Wood movement

FWW #165 had an article on wood movement and strategies to cope with it. Although the author obviously knows what he is doing and has success with these techniques, some of them are rather complicated and seem like overkill to a novice like me. Although some of these techniques, such as floating raised panels, are frequently seen in how-to articles, others I have never seen discussed before (like attaching side moldings). I just want to see what people's opinions of these techniques are and how commonly they are used. Like I said, some of them seem like overkill.
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Any cross grain situation, like most "side molding" applications over a solid wood panel, is a potential problem over time and it is better to take steps to alleviate it in the design/building stage. IME, blanket use of glue is the achilles heel in these situations.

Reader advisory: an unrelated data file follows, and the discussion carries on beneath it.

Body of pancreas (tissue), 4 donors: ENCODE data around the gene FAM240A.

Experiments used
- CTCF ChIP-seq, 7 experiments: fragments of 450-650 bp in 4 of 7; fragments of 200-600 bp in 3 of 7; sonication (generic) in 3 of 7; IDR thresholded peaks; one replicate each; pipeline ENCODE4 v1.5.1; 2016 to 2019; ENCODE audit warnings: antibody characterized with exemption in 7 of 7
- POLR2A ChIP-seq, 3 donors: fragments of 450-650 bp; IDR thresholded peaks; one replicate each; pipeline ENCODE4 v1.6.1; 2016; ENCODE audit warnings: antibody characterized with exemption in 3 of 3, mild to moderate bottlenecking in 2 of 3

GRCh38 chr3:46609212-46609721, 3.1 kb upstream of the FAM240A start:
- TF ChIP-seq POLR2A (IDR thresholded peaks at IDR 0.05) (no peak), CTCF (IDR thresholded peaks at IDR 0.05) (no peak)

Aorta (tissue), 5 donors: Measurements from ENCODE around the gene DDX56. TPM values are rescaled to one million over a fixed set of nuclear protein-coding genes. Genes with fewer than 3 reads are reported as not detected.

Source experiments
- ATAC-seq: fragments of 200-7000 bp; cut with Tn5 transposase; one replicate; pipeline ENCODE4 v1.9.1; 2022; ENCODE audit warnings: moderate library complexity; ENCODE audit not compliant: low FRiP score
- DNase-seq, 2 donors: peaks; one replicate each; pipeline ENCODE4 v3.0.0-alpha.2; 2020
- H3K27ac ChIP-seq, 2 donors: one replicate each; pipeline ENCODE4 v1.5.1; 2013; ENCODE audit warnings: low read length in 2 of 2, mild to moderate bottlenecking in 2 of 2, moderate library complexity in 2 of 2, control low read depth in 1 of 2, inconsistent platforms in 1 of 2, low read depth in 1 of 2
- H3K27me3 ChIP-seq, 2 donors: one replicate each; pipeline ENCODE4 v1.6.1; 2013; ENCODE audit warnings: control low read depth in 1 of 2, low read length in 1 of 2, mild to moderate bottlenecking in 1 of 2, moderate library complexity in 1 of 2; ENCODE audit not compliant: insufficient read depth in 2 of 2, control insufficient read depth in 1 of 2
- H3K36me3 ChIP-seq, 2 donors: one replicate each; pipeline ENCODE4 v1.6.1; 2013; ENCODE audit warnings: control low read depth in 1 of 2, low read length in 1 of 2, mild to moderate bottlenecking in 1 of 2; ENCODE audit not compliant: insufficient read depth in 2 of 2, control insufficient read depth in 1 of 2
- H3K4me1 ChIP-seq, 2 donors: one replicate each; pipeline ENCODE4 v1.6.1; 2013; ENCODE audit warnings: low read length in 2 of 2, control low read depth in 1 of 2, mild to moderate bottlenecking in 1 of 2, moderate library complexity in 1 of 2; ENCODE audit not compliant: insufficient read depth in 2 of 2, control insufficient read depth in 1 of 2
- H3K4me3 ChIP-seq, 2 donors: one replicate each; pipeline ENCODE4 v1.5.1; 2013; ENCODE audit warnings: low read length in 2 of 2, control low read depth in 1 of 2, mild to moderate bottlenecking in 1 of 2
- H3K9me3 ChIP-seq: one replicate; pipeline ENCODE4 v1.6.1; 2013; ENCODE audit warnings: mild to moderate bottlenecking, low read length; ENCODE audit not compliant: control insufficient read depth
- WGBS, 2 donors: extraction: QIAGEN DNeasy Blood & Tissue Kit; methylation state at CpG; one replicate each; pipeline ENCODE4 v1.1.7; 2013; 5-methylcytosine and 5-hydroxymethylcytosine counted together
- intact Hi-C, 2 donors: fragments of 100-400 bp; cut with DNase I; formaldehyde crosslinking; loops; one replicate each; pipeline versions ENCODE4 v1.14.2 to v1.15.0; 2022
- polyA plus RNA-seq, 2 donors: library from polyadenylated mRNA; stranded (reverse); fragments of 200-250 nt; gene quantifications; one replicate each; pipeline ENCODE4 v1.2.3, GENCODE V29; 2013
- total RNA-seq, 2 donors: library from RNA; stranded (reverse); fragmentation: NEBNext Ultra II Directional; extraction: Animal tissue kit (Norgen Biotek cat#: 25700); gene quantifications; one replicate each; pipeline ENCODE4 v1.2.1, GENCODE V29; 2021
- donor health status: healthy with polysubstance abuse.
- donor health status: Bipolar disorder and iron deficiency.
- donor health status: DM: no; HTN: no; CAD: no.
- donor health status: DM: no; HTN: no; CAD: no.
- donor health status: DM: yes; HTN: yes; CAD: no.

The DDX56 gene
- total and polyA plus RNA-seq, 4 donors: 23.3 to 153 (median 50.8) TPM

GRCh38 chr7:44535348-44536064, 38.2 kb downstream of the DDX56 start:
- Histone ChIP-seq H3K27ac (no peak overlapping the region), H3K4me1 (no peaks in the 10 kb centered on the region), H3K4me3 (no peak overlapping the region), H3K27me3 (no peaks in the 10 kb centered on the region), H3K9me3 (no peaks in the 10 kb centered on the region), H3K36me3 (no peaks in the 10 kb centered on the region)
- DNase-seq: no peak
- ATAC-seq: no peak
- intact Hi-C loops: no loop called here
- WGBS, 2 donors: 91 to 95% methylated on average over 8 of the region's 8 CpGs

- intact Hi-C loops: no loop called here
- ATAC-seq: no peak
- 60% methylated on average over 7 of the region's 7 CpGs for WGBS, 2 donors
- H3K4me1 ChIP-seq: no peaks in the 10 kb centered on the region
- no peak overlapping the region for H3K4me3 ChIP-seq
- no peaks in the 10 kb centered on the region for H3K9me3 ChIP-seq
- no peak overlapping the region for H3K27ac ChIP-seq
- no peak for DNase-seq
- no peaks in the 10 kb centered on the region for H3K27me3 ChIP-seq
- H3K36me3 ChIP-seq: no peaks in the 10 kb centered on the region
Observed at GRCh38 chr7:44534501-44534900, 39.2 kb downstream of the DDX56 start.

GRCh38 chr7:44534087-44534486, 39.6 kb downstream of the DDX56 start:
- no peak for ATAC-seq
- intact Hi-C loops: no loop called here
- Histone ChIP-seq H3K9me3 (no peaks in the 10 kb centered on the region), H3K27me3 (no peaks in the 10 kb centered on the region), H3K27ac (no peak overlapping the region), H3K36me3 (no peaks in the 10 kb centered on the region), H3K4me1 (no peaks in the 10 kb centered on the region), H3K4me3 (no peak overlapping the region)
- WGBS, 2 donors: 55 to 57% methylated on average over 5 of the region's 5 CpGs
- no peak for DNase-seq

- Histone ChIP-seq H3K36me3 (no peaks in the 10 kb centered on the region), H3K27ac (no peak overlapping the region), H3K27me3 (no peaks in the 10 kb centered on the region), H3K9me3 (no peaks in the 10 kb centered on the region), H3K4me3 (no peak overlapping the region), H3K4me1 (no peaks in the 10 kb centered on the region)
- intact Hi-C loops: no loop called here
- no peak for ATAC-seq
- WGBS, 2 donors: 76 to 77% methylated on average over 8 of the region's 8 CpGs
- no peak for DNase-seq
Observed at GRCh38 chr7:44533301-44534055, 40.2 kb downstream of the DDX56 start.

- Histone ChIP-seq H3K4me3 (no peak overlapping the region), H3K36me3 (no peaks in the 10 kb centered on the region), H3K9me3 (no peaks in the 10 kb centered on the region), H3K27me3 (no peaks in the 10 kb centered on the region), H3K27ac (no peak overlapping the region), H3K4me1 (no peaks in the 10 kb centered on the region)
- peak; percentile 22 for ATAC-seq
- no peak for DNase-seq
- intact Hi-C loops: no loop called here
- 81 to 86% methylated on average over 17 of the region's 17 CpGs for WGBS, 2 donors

There are probably as many ways to handle it as there are projects, but I routinely attach molding in this situation from the inside of the carcass with slotted screw holes; or use brads (which have some give to them) with no glue; or perhaps, depending upon size, glue the front third or middle and use brads, if necessary.
Purist scream about using fasteners in fine furniture, but there are some situations where they can solve a potentially big problem.
You should get plenty of helpful, and different, advice on this issue.
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Hi, Belleauwood,